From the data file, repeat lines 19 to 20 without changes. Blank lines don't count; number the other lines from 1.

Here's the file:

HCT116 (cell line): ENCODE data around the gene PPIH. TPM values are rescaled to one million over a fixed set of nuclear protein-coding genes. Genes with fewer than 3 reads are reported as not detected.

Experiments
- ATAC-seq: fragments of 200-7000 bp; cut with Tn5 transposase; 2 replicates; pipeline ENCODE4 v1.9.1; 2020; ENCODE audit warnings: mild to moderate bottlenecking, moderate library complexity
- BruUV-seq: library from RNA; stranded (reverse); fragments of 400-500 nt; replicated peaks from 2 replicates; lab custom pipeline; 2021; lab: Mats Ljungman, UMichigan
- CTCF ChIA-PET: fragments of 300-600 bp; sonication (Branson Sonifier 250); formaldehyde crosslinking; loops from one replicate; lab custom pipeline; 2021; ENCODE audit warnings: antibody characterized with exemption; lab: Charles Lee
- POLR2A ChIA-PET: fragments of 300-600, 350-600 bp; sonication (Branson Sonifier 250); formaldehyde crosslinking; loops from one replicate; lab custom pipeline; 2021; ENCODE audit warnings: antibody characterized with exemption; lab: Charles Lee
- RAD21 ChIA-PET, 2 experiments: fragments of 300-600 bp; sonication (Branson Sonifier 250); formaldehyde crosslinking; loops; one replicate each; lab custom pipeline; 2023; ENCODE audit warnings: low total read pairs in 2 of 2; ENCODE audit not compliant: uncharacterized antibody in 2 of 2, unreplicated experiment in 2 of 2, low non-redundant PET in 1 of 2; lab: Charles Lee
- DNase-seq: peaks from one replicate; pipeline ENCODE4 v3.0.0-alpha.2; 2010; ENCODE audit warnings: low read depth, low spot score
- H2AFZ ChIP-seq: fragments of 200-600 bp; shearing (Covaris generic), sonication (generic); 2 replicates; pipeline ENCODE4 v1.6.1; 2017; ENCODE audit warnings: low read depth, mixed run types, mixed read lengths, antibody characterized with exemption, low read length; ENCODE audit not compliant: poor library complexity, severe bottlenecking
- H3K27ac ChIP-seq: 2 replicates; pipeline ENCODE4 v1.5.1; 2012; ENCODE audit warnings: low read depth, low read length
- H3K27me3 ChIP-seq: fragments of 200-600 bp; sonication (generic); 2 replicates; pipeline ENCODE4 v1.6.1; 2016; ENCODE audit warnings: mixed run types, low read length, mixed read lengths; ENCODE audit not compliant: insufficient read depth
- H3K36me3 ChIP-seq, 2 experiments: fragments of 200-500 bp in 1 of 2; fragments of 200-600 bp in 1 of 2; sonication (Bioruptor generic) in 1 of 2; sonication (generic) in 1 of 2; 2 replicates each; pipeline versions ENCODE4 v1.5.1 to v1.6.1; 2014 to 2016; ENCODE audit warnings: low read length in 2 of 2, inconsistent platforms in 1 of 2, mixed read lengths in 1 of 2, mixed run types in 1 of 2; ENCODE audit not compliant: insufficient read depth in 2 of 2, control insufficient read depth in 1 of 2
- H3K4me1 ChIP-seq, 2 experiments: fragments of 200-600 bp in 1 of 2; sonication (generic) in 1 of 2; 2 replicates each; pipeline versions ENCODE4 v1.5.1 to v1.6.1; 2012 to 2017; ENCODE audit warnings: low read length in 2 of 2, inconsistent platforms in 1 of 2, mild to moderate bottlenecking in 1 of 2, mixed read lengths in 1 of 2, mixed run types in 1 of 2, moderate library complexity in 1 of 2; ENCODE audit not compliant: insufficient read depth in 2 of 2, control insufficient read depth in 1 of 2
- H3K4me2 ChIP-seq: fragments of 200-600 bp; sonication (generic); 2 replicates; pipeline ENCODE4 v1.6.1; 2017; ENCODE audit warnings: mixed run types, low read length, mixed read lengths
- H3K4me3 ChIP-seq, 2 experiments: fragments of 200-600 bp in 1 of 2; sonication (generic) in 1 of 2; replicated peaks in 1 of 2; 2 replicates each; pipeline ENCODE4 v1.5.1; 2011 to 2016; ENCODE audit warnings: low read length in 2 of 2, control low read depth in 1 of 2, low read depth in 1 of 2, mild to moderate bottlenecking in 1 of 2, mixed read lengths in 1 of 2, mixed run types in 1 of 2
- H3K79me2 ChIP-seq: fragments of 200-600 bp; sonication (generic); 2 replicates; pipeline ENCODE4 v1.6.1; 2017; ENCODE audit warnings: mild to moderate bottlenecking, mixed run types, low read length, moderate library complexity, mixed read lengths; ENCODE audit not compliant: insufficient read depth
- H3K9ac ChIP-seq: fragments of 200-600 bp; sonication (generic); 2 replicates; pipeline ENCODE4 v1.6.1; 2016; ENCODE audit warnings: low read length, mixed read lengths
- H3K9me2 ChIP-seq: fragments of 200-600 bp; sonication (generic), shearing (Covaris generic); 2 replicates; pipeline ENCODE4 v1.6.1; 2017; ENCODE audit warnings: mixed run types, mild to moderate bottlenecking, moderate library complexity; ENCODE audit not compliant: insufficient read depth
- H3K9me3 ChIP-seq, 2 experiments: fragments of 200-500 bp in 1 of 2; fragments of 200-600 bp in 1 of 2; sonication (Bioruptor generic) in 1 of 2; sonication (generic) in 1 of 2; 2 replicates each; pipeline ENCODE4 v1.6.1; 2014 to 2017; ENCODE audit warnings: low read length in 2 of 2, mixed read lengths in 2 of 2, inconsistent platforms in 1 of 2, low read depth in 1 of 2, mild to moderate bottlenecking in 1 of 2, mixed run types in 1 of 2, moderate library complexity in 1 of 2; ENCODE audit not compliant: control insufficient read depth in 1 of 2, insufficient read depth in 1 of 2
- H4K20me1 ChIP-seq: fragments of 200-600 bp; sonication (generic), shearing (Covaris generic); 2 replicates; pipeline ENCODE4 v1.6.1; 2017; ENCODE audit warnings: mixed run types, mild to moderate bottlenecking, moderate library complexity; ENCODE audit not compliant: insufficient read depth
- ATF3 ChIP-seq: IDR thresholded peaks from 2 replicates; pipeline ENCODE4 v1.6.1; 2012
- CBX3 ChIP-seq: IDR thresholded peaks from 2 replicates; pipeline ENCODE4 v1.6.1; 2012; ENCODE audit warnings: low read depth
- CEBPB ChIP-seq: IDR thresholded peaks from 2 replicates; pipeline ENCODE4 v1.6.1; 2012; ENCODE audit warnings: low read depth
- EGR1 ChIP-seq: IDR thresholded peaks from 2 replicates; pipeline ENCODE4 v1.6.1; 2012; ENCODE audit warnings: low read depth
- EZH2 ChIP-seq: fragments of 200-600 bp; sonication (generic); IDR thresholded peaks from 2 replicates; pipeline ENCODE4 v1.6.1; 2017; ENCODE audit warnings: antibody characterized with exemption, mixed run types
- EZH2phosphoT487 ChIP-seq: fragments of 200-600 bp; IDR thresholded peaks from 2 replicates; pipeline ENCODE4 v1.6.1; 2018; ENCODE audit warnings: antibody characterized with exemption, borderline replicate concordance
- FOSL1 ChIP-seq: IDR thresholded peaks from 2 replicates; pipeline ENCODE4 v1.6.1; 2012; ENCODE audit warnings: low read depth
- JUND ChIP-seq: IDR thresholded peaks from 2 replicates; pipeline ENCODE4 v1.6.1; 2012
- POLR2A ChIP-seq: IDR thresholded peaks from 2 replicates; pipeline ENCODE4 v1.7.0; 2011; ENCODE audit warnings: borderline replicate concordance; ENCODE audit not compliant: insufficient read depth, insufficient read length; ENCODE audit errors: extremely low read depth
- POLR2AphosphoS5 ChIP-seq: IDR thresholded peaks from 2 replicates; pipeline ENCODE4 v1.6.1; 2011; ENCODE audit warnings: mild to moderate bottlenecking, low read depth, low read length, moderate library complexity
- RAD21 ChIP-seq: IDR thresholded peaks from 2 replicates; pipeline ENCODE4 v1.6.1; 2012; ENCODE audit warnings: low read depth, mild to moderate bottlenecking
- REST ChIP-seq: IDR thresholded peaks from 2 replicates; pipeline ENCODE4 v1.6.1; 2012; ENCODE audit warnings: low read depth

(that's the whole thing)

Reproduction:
- H3K9me3 ChIP-seq, 2 experiments: fragments of 200-500 bp in 1 of 2; fragments of 200-600 bp in 1 of 2; sonication (Bioruptor generic) in 1 of 2; sonication (generic) in 1 of 2; 2 replicates each; pipeline ENCODE4 v1.6.1; 2014 to 2017; ENCODE audit warnings: low read length in 2 of 2, mixed read lengths in 2 of 2, inconsistent platforms in 1 of 2, low read depth in 1 of 2, mild to moderate bottlenecking in 1 of 2, mixed run types in 1 of 2, moderate library complexity in 1 of 2; ENCODE audit not compliant: control insufficient read depth in 1 of 2, insufficient read depth in 1 of 2
- H4K20me1 ChIP-seq: fragments of 200-600 bp; sonication (generic), shearing (Covaris generic); 2 replicates; pipeline ENCODE4 v1.6.1; 2017; ENCODE audit warnings: mixed run types, mild to moderate bottlenecking, moderate library complexity; ENCODE audit not compliant: insufficient read depth